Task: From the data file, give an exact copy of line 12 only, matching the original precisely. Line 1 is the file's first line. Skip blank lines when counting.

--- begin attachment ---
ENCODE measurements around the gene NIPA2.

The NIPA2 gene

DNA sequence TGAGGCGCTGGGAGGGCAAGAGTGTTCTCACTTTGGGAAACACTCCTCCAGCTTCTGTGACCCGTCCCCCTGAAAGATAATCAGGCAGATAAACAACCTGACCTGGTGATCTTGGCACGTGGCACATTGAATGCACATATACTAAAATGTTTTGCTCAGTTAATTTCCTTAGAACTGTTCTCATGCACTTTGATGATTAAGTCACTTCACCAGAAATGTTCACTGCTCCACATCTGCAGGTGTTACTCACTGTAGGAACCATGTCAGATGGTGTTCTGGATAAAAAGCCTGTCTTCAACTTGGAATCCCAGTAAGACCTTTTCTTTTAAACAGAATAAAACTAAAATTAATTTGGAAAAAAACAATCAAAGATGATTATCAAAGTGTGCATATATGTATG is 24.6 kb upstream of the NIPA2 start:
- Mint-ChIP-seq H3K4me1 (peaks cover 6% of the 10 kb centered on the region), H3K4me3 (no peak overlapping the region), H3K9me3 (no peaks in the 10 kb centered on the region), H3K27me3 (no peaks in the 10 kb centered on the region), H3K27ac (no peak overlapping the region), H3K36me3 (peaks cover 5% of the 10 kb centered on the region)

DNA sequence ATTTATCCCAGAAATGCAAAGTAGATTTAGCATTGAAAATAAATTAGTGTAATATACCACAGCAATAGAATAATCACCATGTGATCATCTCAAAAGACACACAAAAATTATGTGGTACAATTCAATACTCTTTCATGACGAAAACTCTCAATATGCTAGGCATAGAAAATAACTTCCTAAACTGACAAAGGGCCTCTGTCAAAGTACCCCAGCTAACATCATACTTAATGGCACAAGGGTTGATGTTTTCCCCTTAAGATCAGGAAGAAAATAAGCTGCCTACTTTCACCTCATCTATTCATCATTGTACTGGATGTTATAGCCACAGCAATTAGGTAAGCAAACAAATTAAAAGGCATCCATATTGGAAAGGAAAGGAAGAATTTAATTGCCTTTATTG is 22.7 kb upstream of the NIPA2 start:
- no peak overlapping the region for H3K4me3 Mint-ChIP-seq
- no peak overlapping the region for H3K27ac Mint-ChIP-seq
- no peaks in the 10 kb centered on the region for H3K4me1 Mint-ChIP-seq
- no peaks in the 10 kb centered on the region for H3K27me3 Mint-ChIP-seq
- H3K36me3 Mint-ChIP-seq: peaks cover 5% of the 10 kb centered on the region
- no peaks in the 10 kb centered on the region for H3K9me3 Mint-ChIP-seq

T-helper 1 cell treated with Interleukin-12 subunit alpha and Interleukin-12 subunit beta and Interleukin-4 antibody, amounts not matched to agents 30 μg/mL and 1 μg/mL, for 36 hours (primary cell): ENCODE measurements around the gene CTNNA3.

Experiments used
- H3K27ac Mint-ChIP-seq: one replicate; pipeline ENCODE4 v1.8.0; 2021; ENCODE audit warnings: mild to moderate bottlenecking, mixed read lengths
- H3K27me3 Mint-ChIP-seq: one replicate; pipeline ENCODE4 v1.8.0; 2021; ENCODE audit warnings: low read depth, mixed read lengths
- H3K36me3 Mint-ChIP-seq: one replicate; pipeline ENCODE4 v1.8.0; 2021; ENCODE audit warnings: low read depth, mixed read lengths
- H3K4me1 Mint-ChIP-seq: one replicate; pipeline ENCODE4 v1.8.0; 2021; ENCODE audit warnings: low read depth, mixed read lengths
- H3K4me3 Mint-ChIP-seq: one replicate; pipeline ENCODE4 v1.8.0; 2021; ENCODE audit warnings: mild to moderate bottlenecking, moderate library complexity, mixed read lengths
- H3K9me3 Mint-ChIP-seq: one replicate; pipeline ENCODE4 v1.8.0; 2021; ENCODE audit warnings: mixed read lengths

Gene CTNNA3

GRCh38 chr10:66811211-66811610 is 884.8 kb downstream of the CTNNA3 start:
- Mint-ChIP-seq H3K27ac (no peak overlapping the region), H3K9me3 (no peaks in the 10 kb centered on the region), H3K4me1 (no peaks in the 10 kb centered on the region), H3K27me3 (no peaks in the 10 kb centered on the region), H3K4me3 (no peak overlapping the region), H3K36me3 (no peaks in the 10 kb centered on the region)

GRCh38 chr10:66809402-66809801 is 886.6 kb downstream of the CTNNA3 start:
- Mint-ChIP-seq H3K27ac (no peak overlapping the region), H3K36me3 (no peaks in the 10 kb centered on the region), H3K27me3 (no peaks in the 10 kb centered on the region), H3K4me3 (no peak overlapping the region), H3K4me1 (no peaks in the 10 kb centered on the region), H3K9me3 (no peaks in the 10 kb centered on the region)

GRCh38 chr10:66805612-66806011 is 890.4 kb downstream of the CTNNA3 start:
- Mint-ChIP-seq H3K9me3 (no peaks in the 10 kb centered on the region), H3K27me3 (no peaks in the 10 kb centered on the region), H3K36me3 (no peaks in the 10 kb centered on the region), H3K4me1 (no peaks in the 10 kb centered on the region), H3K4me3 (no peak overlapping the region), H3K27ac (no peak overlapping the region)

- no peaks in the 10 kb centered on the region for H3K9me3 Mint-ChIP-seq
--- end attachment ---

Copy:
T-helper 1 cell treated with Interleukin-12 subunit alpha and Interleukin-12 subunit beta and Interleukin-4 antibody, amounts not matched to agents 30 μg/mL and 1 μg/mL, for 36 hours (primary cell): ENCODE measurements around the gene CTNNA3.